A typical 19th-century porte-cochère, at Waddesdon Manor
A modern example at a hospital.

A porte-cochère (/ˌpɔːrt kˈʃɛr/), coach gate or carriage porch is a porch- or portico-like structure at a main or secondary entrance to a building through which a horse and carriage (or motor vehicle) can pass in order for the occupants to alight under cover, protected from the weather.

In modern usage, portes-cochère are still used on some types of buildings such as major public buildings and hotels, where they provide pick-up and drop-off space, for example for dignitaries, taxis and buses. [1]


The porte-cochère was a feature of many late 18th- and 19th-century mansions and public buildings. Well-known examples are at Buckingham Palace in London and at the White House in Washington, D.C. [2]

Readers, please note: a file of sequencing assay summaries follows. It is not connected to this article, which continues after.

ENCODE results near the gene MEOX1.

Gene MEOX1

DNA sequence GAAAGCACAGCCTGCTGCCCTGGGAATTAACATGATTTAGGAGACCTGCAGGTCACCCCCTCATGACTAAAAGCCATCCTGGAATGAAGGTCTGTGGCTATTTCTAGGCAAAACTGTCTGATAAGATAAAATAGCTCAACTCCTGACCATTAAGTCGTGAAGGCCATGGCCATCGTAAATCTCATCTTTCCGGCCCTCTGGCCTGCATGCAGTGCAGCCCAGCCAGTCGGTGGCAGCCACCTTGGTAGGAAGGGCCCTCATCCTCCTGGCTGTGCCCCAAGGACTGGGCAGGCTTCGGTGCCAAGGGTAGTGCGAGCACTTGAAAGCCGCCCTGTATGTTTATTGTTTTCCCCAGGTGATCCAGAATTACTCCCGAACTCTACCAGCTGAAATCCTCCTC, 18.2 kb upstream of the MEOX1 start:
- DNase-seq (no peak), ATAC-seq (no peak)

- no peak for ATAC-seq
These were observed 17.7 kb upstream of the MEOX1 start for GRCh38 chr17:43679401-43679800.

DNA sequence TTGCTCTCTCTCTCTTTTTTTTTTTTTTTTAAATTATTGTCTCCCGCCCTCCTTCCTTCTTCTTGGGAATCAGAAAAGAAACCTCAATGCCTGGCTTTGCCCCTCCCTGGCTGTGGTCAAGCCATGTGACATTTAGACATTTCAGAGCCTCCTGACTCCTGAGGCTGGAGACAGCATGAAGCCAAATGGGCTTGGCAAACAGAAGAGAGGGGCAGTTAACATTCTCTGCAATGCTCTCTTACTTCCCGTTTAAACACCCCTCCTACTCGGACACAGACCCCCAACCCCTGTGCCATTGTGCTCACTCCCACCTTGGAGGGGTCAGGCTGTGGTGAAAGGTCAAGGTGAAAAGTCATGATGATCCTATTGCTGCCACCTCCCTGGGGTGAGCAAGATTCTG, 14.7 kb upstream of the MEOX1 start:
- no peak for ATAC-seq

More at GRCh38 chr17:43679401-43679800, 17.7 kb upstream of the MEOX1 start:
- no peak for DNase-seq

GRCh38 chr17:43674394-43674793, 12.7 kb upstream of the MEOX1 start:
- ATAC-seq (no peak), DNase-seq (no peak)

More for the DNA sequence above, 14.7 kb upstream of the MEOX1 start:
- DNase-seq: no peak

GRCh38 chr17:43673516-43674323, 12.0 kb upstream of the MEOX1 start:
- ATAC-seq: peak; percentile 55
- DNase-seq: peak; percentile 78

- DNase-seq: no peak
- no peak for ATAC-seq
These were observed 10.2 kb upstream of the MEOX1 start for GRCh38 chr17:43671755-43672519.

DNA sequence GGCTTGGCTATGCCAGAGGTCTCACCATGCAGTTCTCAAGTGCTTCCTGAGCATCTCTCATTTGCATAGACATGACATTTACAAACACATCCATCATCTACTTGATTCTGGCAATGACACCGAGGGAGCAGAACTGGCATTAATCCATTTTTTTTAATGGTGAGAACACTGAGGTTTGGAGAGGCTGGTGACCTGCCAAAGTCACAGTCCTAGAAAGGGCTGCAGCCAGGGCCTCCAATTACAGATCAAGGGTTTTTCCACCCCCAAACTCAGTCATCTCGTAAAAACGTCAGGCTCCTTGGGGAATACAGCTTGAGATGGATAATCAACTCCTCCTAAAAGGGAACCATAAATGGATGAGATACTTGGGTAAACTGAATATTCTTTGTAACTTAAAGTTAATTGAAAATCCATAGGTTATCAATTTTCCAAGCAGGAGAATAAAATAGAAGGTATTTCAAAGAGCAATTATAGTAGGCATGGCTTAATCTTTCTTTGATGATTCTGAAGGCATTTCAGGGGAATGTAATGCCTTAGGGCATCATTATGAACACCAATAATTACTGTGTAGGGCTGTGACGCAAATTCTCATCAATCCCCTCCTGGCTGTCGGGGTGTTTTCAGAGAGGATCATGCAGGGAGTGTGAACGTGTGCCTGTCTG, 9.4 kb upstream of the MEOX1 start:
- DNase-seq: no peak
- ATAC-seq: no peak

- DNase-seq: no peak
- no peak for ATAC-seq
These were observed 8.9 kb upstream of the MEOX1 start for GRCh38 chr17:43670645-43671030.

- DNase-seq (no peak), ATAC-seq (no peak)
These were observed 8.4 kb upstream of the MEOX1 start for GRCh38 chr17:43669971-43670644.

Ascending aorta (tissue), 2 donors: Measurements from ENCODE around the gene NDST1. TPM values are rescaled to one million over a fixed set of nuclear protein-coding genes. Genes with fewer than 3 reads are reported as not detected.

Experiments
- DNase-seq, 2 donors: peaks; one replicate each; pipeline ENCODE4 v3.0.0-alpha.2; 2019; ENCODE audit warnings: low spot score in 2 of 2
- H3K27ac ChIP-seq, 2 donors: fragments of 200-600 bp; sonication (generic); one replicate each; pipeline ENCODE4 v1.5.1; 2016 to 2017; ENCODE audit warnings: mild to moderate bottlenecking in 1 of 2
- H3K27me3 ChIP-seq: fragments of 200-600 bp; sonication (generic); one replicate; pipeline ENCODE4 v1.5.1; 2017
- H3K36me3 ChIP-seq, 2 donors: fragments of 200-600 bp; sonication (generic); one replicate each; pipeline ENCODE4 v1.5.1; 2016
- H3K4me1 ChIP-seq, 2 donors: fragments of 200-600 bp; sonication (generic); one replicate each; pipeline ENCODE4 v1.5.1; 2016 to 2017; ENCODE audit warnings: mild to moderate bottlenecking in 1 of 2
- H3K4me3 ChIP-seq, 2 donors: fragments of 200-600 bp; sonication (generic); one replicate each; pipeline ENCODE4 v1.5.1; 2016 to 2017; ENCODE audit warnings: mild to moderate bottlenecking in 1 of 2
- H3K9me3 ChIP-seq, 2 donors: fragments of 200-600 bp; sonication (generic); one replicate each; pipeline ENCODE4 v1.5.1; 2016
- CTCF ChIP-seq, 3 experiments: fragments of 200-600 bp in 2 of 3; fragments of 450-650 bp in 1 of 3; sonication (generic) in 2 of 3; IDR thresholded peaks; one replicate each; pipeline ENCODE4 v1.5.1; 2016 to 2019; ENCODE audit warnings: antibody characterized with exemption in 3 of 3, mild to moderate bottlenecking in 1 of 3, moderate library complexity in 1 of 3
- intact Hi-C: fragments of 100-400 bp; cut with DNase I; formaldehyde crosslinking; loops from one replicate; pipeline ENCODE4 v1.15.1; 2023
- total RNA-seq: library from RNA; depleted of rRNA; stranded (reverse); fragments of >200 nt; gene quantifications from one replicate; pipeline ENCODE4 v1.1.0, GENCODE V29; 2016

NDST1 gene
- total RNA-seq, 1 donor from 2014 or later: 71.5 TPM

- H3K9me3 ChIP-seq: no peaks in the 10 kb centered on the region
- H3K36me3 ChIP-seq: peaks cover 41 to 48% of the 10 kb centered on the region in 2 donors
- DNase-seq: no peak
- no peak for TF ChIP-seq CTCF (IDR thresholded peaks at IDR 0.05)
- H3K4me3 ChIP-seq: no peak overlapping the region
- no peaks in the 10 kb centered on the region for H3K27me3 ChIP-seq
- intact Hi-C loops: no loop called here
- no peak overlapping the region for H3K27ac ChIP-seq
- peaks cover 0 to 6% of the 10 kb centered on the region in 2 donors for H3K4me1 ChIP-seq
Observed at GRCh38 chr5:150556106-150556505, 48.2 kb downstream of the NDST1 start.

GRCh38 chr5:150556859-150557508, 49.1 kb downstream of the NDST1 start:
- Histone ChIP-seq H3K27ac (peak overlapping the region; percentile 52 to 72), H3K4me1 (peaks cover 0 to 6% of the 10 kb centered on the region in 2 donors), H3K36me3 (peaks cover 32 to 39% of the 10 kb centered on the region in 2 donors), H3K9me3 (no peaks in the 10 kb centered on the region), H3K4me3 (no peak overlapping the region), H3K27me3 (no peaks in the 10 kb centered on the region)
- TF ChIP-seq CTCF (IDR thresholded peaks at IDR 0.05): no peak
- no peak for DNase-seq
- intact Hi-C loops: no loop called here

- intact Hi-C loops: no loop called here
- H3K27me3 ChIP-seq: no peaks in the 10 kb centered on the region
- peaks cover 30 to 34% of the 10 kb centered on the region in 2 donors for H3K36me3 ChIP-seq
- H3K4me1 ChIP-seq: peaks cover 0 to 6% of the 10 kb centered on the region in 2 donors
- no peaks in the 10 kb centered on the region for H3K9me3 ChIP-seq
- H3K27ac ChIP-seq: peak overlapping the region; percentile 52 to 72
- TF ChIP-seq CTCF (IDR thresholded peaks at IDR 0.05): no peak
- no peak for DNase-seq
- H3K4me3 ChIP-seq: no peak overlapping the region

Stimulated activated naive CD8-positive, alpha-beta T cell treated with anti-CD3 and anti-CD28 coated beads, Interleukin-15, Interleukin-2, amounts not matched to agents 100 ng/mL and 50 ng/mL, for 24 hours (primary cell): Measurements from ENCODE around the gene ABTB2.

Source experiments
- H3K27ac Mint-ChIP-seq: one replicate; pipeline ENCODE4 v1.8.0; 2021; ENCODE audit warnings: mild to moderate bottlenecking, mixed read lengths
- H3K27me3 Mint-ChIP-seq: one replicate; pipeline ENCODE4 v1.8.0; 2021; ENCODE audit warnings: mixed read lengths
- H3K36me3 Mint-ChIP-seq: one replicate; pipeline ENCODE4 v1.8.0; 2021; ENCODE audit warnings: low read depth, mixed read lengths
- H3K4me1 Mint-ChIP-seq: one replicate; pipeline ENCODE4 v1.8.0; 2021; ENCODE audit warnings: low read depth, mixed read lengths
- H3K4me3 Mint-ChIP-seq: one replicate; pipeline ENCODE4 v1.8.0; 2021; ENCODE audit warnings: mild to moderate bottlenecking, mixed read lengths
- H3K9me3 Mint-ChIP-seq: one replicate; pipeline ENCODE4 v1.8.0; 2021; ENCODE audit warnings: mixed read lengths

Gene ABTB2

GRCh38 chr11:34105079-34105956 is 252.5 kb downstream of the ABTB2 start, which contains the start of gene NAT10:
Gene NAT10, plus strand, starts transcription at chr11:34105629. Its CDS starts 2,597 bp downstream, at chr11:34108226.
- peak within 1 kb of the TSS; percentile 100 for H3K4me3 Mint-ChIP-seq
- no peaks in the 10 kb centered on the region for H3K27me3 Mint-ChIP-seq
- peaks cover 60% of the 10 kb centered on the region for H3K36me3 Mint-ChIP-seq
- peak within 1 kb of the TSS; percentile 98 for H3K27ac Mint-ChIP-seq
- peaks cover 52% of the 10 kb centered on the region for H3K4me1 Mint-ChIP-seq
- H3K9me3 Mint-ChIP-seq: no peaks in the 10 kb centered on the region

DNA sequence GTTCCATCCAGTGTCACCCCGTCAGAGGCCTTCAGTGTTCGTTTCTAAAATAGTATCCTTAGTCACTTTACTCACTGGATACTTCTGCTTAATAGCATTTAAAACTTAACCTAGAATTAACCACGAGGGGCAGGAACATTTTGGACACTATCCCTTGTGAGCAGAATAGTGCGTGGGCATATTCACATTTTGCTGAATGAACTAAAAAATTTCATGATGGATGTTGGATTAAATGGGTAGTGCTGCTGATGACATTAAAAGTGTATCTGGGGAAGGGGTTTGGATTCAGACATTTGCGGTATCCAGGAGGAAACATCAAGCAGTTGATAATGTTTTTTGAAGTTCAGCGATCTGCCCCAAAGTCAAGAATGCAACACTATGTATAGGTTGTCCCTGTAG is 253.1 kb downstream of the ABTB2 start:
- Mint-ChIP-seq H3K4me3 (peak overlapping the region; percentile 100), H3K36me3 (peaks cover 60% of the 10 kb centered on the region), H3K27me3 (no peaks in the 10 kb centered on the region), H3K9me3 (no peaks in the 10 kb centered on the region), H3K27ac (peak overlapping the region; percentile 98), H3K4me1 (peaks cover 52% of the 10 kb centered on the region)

Today a porte-cochère is often constructed at the entrance to public buildings such as churches, hotels, health facilities, homes, and schools where people are delivered by other drivers. Portes-cochère differ from carports in which vehicles are parked; at a porte-cochère the vehicle can pass through, stopping for passengers to board or alight.

At the foot of the porte-cochère there are often guard stones, which act as protective bollards to prevent vehicles from damaging the structure.


  1. "Top 10 Design Tips to Dazzle Your Guests: The Porte Cochere". HKS Architecture. Retrieved 2015-06-18.
  2. "Shoptalk: Porte-Cochère". Treanor Architects. Retrieved 2015-09-18.
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